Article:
African Americans and Southern Courts
African Americans Challenge White Supremacy
Social Darwinism
Education and Schools
Church and Religion
Red versus Black: the Buffalo Soldiers
African Americans in the Navy
The Black Cowboys
The Spanish-American War
The Philippine Insurrection
African Americans and the World's Columbian Exposition
Black Businesspeople and Entrepreneurs
African Americans and Labor
Black Professionals
Music
Sports
Conciliation, Agitation, and Migration: African Americans in the Early Twentieth Century
Race and the Progressive Movement
Booker T. Washington's Approach
W. E. B. Du Bois
The Niagara Movement
The NAACP
The Urban League
Black Women and the Club Movement
The Black Elite
African-American Inventors
Presidential Politics
Black Men and the Military in World War I
Race Riots
The Great Migration
Northern Communities
Families
African Americans and the 1920s
Strikes and the Red Scare
Varieties of Racism
Protest, Pride, and Pan-Africanism: Black Organizations in the Twenties
Labor
The Harlem Renaissance
Harlemand the Jazz Age
Sports
The Great Depression and World War II
The Great Depression and the New Deal
The Cataclysm, 1929���1933
The Failure of Relief
African Americans and the New Deal
The Rise of Black Social Scientists
Black Protest During the Great Depression
Organized Labor and Black America
The Communist Party and African Americans
The Tuskegee Study
Black Culture and Society in the 1930s and 1940s
Black Culture in a Midwestern City
The Black Culture Industry and American Racism
The Music Culture from Swing to Bebop
Popular Culture for the Masses: Comic Strips, Radio, and the Movies
The Black Chicago Renaissance
Black Graphic Art
Black Literature
African Americans in Sports
Black Religious Culture
The World War II Era and Seeds of a Revolution
On the Eve of War, 1936���1941
Race and the U.S. Armed Forces
Black People on the Home Front
The Transition to Peace
The Cold War and International Politics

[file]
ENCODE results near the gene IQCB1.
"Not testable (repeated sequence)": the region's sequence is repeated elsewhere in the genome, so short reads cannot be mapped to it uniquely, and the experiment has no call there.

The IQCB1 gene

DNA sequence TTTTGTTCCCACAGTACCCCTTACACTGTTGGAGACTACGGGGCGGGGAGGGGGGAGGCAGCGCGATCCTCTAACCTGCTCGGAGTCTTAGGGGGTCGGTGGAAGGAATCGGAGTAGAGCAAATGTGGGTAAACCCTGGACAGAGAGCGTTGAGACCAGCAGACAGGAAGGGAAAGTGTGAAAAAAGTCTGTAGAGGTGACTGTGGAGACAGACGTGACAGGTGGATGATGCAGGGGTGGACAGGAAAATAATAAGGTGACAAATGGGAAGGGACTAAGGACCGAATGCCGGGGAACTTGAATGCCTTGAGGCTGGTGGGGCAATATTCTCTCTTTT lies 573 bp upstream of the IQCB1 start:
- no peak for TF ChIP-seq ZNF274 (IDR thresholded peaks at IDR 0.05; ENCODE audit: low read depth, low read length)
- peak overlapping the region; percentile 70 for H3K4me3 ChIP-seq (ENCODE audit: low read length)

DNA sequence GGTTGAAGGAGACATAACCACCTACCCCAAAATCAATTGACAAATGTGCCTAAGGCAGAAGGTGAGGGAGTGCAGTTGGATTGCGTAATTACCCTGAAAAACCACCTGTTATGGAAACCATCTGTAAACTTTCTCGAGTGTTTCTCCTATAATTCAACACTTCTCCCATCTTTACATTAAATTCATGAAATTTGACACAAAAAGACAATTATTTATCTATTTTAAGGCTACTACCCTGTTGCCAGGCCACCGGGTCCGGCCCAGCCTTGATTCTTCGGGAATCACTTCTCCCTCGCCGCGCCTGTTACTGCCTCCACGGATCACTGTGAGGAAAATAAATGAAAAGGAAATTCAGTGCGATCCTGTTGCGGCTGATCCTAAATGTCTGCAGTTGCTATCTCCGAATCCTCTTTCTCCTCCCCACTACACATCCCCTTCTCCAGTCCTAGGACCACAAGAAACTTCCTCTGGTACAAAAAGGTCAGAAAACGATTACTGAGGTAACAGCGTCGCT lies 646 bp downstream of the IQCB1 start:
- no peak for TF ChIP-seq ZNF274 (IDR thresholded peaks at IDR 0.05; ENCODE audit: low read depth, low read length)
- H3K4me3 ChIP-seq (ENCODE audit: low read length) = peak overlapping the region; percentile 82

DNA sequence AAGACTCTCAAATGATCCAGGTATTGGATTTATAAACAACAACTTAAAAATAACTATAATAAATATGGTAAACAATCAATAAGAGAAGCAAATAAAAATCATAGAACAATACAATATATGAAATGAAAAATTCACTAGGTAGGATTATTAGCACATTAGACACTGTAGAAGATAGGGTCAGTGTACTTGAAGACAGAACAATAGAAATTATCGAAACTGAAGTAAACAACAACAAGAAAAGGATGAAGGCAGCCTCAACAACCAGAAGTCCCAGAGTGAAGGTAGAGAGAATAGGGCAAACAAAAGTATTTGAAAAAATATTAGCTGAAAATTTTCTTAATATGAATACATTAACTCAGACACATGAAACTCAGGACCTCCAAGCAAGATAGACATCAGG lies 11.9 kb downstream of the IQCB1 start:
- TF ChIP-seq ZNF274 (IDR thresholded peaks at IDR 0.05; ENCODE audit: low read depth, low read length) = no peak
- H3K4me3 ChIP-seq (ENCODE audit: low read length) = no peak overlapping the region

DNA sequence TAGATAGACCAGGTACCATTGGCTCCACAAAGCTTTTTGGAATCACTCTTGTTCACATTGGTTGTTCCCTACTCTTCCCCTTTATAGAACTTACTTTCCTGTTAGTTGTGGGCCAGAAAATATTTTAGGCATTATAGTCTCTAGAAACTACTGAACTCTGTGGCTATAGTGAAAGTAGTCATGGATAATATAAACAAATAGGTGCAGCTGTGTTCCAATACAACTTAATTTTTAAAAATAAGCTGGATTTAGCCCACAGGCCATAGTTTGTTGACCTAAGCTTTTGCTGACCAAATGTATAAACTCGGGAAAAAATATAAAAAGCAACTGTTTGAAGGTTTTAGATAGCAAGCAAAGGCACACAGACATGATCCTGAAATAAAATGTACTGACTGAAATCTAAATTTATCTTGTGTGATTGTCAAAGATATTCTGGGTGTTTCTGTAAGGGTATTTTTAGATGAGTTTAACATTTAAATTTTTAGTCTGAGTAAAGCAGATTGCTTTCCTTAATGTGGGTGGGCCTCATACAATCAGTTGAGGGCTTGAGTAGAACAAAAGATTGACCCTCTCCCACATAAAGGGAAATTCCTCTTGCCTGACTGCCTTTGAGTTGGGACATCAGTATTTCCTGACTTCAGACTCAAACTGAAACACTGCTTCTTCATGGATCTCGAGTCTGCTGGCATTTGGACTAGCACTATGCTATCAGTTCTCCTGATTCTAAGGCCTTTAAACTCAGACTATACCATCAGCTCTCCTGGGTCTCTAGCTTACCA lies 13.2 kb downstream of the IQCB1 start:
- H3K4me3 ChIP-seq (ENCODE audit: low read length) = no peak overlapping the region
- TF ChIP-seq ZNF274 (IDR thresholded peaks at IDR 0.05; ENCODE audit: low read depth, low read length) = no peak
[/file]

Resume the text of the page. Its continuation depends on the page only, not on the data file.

The Black Revolution
The Freedom Movement, 1954���1965
The 1950s: Prosperity and Prejudice
The Road to Brown
Brown II
New Forms of Protest: the Montgomery Bus Boycott
No Easy Road to Freedom: 1957���1960
Black Youth Stand Up by Sitting Down
A Sight to be Seen: the Movement at High Tide
The Albany Movement
The Birmingham Confrontation
A Hard Victory
The Struggle Continues, 1965���1980
The Fading Dream of Racial Integration: White Backlash and Black Nationalism
The Black Panther Party
The Inner-City Rebellions
Difficulties in Creating the Great Society
Johnson and the War in Vietnam
Johnson: Vietnam Destroys the Great Society
King: Searching for a New Strategy
The Black Arts Movement and Black Consciousness
The Second Phase of the Black Student Movement
The Election of 1968
The Nixon Presidency
The Rise of Black Elected Officials
Economic Downturn
Black Americans and the Carter Presidency
African Americans at the New Millennium
Progress and Poverty: Income, Education, and Health
The Persistence of Black Poverty
African Americans at the Center of Art and Culture
Black Religion at the Dawn of the Millennium
Louis Farrakhan and the Nation of Islam
Millennium Marches
Complicating Black Identity in the Twenty-First Century
The Triumph of Black Politics, 1980 to Present
Ronald Reagan and the Conservative Reaction
Black Political Activism in the Age of Conservative Reaction
Jesse Jackson and the Rainbow Coalition
Policing the Black Community
The Clinton Presidency
Black Politics in the New Millennium: the Contested 2000
Presidential Election
Republican Triumph
The 2004 Presidential Election
Barack Obama: President of the United States